Others are tracking the Legislature’s work
AS the Legislature wrestles with ways to fill a $215 million budget hole created by sloppy lawmaking, others are watching — and not just Oklahomans who have grown accustomed to, and weary of, the distressing goings-on at NE 23 and Lincoln.
In New York City, the nation’s largest bond rating agencies are looking askance at our Legislature’s continuing practice of using one-time funds and other gimmicks to repair holes in the state budget has. That’s not good.
Moody’s Investor Service recently issued a “credit negative” warning for Oklahoma’s credit rating. The development got buried somewhat because it came as legislation designed to bring an end to the special session was being noisily defeated, tweaked, and defeated again.
Moody’s said the Legislature’s “inability to pass a comprehensive and permanent solution is credit negative.” In other words, it sets up the possibility that Moody’s could downgrade the state’s credit rating. Standard & Poor’s has already done that, in March lowering Oklahoma’s rating on general obligation bonds and appropriation debt to AA from AA+.
The lower a state’s credit rating, the more expensive it becomes to borrow money. For years, the rating agencies have criticized Oklahoma for not investing enough in itself, for instance by not approving bond issues to pay for infrastructure upgrades. Now the mess that is the state budget is a point of considerable concern.
State Treasurer Ken Miller highlighted the Moody’s commentary in his latest economic report. Moody’s noted that the special session impasse highlighted the “economic and institutional weaknesses that have led to a persistent structural budget imbalance since 2015.” Among the institutional concerns, Moody’s said, was the 75 percent supermajority needed to approve tax increases.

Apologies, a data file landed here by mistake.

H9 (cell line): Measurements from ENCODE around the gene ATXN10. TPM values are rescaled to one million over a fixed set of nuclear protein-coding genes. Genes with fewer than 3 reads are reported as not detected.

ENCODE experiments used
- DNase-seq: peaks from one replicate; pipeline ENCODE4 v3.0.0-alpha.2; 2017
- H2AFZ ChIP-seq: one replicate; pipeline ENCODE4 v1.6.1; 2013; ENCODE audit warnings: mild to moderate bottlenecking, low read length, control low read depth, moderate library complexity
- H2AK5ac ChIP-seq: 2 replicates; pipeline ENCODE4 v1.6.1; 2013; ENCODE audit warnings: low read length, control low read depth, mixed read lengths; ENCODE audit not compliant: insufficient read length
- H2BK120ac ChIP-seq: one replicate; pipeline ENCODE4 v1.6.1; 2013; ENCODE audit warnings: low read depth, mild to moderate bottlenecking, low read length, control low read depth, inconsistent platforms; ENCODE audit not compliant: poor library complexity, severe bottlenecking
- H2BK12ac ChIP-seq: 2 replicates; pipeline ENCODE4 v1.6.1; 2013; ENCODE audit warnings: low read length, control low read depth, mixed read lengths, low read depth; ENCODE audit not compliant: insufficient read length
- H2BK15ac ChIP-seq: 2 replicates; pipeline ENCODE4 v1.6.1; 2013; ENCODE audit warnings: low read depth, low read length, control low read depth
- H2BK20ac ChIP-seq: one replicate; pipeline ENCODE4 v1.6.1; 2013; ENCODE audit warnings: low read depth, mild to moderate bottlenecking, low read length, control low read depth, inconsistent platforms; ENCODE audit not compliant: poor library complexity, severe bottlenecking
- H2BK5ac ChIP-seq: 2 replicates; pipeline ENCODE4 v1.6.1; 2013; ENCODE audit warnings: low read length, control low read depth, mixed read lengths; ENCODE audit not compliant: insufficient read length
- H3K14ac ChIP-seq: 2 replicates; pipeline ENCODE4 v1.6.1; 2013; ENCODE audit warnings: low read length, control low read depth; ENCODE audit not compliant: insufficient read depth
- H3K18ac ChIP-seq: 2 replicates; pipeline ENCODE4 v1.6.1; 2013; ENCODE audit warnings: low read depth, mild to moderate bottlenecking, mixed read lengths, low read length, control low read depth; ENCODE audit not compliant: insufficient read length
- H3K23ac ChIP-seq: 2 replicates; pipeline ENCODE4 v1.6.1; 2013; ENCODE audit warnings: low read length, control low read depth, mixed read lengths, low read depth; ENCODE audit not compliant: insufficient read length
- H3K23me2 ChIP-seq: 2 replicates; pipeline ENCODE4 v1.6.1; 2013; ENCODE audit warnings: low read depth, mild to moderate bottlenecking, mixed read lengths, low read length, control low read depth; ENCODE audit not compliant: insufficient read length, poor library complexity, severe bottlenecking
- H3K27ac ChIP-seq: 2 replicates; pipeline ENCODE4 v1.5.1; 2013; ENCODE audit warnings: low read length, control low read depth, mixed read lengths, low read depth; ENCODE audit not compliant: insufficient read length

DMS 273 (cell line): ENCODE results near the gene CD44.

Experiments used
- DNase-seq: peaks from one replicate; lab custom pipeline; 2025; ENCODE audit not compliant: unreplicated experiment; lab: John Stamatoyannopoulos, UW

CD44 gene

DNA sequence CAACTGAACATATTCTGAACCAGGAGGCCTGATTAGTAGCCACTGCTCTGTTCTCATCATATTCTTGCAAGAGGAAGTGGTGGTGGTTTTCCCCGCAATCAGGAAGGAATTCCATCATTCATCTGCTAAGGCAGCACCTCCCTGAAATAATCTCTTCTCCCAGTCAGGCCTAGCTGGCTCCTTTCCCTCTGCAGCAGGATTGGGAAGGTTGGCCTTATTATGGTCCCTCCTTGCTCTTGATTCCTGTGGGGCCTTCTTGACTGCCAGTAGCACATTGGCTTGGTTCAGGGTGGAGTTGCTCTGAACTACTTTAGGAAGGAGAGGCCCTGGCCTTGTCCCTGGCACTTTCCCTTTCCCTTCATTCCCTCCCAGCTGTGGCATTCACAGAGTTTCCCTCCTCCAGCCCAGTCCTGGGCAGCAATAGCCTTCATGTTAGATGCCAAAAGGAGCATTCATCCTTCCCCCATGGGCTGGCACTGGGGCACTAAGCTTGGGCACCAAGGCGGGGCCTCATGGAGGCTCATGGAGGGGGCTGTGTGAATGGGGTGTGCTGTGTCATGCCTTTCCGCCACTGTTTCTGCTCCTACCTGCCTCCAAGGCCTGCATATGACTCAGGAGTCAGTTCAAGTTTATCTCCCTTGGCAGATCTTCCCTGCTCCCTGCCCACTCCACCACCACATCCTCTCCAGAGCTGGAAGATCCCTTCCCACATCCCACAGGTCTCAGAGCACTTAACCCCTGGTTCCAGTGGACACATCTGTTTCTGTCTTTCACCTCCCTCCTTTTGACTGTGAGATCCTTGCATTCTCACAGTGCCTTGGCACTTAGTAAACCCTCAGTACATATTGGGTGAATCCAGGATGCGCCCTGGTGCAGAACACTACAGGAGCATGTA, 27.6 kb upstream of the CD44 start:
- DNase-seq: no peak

Oklahoma voters placed that threshold in the state’s constitution and don’t seem inclined to change it. Thus, lawmakers are charged with balancing the budget with available revenue. A downturn in the economy, driven largely by lower energy prices, helped produce the large budget gaps in recent years, and lawmakers have addressed those by drawing down the state’s Rainy Day Fund and using one-time funds.
The Legislature’s rejection of various tax increase proposals leaves the likelihood of more of the same to try to cover the existing budget hole. Those proposals, Moody’s noted, do “nothing to address the ongoing structural imbalance, which increases the difficulty of drafting a 2019 budget.” Shrinking cash reserves only figure to compound future budget challenges, the agency said.
In March, Standard & Poor’s said it could lower ratings further if the state doesn’t come up with “meaningful structural reforms that align revenues and expenditures and that do not materially depend on onetime budget solutions.”
It also said at that time that it could raise Oklahoma’s rating if economic indicators and state revenues improved and if reserves grow due to structural changes. Miller noted that the state’s economy and revenues are on the uptick, but “there is no meaningful fix for the structural imbalance in sight and reserves continue to be depleted.”
Put simply, lawmakers must make spending and revenue align. The state can’t afford for lawmakers to continue to ignore that fact.